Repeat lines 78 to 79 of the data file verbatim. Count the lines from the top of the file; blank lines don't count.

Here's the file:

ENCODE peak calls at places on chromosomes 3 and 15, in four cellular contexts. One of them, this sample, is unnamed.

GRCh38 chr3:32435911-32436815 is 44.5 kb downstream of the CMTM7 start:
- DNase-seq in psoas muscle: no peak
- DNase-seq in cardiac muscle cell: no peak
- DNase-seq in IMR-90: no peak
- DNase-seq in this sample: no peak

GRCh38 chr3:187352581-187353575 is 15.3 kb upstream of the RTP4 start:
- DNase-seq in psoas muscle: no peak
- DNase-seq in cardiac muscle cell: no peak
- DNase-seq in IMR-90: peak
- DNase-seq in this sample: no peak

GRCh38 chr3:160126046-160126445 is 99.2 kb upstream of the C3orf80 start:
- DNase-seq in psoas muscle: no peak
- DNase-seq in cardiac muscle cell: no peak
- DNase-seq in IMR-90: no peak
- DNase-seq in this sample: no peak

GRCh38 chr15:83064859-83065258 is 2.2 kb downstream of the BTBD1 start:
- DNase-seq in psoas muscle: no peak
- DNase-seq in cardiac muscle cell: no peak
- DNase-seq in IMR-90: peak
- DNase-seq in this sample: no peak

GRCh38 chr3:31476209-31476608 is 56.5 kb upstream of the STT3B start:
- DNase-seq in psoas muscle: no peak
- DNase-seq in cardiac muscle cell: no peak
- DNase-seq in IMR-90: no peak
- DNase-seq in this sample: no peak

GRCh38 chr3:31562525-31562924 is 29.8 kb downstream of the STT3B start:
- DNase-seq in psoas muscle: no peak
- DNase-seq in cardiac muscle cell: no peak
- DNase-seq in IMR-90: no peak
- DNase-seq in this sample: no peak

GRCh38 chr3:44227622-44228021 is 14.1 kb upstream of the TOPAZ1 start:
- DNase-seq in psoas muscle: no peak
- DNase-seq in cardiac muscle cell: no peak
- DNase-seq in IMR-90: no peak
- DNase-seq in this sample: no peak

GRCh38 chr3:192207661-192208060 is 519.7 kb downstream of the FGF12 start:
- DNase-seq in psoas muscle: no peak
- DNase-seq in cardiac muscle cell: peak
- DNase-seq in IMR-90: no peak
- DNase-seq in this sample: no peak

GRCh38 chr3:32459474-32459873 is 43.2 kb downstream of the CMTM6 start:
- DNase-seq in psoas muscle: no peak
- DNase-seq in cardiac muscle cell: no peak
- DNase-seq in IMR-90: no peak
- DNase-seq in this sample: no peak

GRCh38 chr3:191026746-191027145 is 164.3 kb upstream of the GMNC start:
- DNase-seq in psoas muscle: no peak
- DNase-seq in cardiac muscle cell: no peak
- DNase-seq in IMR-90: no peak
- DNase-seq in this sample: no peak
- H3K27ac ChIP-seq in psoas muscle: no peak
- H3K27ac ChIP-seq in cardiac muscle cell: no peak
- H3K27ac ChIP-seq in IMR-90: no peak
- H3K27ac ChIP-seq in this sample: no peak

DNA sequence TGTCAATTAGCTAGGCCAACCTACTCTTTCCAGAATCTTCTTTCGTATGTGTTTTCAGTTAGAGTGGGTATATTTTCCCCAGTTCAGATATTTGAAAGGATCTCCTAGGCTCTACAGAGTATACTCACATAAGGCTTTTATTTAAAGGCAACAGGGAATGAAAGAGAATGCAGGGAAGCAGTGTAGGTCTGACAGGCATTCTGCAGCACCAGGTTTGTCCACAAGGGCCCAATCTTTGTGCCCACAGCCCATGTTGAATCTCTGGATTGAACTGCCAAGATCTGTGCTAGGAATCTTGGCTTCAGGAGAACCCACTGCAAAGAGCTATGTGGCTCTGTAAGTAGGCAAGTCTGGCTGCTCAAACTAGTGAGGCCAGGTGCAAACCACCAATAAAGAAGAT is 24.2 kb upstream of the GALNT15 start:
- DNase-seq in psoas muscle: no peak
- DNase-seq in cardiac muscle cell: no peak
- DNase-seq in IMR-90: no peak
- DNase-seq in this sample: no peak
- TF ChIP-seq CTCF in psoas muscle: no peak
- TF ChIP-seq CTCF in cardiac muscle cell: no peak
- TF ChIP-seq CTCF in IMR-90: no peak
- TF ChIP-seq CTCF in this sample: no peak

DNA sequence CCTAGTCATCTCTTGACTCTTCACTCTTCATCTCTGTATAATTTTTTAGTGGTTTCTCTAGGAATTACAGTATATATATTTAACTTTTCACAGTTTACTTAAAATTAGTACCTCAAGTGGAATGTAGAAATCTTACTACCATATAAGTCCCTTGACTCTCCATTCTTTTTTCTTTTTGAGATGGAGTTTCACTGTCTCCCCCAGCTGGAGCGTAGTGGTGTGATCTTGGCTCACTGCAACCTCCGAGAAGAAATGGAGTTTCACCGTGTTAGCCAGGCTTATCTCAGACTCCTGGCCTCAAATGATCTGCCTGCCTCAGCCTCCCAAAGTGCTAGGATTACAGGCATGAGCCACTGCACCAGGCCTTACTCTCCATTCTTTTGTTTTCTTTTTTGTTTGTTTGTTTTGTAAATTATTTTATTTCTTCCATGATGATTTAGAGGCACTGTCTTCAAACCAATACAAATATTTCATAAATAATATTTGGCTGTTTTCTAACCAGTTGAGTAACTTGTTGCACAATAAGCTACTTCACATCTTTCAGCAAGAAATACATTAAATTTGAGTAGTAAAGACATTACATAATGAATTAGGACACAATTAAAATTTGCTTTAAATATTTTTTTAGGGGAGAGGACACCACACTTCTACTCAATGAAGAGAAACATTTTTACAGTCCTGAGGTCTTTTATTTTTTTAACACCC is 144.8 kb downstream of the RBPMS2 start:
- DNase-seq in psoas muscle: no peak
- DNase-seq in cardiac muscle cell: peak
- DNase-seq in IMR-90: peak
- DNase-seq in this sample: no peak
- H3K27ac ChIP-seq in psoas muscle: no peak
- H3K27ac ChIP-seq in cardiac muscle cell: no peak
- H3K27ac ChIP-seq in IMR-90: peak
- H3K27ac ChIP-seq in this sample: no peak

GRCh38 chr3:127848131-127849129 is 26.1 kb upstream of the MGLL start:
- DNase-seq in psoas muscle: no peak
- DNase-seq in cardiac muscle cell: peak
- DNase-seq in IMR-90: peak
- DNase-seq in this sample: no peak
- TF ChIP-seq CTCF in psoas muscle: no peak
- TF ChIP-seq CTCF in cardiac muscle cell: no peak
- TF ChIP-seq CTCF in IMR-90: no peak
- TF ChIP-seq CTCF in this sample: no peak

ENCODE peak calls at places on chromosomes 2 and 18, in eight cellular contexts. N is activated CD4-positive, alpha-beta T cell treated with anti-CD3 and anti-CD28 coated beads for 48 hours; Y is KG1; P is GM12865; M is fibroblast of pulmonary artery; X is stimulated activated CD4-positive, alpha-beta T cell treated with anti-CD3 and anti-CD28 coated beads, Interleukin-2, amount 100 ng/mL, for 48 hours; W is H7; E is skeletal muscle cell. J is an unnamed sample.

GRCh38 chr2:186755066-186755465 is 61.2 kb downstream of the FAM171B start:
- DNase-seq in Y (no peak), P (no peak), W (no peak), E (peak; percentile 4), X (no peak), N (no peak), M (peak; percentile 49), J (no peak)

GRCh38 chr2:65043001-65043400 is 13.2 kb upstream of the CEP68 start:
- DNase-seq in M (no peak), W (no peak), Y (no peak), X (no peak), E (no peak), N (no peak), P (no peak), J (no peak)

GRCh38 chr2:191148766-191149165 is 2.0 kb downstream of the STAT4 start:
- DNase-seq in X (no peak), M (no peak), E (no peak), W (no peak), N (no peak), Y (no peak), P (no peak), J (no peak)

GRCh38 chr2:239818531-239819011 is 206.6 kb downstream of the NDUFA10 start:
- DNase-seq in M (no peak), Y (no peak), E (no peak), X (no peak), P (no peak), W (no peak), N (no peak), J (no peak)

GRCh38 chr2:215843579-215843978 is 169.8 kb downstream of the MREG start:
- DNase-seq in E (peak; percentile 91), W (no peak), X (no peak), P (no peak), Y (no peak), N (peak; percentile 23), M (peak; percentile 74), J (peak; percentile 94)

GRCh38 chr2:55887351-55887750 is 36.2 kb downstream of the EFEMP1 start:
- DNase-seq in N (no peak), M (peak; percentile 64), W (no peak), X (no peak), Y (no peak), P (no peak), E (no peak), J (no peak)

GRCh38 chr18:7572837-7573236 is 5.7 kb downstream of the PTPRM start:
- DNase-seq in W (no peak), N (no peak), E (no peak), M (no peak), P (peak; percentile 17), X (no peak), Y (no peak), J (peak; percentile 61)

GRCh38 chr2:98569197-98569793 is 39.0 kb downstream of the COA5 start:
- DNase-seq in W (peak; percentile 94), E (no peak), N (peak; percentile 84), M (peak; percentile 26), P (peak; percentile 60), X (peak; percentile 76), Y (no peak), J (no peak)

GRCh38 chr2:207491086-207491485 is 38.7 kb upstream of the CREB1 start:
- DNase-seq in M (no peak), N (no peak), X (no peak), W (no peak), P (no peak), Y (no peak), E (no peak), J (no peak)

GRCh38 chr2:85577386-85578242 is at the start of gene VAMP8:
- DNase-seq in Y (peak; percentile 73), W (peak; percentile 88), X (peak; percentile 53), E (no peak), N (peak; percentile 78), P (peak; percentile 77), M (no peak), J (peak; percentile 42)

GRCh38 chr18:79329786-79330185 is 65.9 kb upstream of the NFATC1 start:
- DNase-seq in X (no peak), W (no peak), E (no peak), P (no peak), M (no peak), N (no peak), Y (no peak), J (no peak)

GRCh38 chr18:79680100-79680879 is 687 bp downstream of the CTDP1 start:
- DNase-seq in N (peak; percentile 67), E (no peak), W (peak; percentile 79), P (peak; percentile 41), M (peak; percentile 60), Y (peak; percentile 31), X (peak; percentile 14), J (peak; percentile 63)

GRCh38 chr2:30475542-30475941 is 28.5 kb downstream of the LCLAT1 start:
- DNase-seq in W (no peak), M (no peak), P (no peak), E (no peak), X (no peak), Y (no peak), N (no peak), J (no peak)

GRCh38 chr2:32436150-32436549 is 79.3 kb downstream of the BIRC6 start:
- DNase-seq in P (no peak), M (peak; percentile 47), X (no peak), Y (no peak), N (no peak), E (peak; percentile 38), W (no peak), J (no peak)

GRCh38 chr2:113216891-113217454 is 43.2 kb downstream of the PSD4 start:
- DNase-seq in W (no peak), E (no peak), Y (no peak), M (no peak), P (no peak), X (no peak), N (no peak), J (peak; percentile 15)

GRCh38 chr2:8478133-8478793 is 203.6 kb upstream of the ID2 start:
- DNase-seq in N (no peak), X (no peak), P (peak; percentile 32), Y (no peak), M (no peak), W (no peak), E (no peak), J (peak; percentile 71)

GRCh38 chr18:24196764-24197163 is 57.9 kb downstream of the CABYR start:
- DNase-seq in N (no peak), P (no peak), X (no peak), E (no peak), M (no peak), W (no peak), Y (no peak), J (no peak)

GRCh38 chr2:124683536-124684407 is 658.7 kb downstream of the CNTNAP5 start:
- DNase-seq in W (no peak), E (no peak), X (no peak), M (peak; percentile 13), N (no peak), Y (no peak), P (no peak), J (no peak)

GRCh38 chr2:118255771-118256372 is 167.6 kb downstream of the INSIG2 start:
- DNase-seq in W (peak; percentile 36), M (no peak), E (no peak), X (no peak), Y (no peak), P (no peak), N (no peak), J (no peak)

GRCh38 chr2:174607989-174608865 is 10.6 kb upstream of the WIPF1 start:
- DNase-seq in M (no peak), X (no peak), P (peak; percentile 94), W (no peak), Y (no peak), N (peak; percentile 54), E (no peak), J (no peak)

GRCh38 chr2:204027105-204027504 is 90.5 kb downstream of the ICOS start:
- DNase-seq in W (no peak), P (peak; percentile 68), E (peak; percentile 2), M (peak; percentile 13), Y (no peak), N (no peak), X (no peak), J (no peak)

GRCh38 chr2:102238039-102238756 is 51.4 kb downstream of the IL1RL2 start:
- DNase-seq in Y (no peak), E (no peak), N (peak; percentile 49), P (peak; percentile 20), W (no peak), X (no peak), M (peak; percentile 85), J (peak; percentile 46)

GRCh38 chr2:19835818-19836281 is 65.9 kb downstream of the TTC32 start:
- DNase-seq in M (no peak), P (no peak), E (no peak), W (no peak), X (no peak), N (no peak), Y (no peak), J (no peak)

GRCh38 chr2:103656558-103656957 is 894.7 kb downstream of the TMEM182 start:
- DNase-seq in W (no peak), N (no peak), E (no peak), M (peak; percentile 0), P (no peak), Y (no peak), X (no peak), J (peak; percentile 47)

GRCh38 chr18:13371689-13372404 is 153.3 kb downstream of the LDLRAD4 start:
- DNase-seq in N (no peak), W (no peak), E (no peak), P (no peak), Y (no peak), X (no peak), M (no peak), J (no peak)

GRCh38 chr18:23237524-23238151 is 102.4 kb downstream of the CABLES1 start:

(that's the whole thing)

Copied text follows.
- DNase-seq in this sample: no peak
- TF ChIP-seq CTCF in psoas muscle: no peak